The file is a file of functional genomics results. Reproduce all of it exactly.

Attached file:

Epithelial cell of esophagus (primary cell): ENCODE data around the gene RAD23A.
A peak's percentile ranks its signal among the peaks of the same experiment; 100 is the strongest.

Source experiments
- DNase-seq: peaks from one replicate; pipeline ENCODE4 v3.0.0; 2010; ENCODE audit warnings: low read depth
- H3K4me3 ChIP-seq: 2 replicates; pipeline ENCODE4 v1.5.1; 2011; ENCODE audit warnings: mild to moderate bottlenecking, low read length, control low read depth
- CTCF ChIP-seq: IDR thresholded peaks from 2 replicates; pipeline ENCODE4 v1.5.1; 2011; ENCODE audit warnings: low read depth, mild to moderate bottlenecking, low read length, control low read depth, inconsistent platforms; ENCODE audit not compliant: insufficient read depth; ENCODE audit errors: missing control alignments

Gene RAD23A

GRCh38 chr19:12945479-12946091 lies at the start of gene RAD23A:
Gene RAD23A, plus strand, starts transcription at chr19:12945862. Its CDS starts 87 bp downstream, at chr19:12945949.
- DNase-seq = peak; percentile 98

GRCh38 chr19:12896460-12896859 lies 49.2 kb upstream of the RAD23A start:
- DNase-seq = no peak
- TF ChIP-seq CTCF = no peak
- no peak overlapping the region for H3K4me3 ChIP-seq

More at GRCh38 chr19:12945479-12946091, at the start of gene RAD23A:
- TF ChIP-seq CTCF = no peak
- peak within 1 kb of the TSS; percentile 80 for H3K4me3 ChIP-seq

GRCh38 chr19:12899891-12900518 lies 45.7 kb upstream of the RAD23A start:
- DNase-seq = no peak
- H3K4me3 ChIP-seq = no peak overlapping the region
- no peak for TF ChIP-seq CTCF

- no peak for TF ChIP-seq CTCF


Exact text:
Epithelial cell of esophagus (primary cell): ENCODE data around the gene RAD23A.
A peak's percentile ranks its signal among the peaks of the same experiment; 100 is the strongest.

Source experiments
- DNase-seq: peaks from one replicate; pipeline ENCODE4 v3.0.0; 2010; ENCODE audit warnings: low read depth
- H3K4me3 ChIP-seq: 2 replicates; pipeline ENCODE4 v1.5.1; 2011; ENCODE audit warnings: mild to moderate bottlenecking, low read length, control low read depth
- CTCF ChIP-seq: IDR thresholded peaks from 2 replicates; pipeline ENCODE4 v1.5.1; 2011; ENCODE audit warnings: low read depth, mild to moderate bottlenecking, low read length, control low read depth, inconsistent platforms; ENCODE audit not compliant: insufficient read depth; ENCODE audit errors: missing control alignments

Gene RAD23A

GRCh38 chr19:12945479-12946091 lies at the start of gene RAD23A:
Gene RAD23A, plus strand, starts transcription at chr19:12945862. Its CDS starts 87 bp downstream, at chr19:12945949.
- DNase-seq = peak; percentile 98

GRCh38 chr19:12896460-12896859 lies 49.2 kb upstream of the RAD23A start:
- DNase-seq = no peak
- TF ChIP-seq CTCF = no peak
- no peak overlapping the region for H3K4me3 ChIP-seq

More at GRCh38 chr19:12945479-12946091, at the start of gene RAD23A:
- TF ChIP-seq CTCF = no peak
- peak within 1 kb of the TSS; percentile 80 for H3K4me3 ChIP-seq

GRCh38 chr19:12899891-12900518 lies 45.7 kb upstream of the RAD23A start:
- DNase-seq = no peak
- H3K4me3 ChIP-seq = no peak overlapping the region
- no peak for TF ChIP-seq CTCF

- no peak for TF ChIP-seq CTCF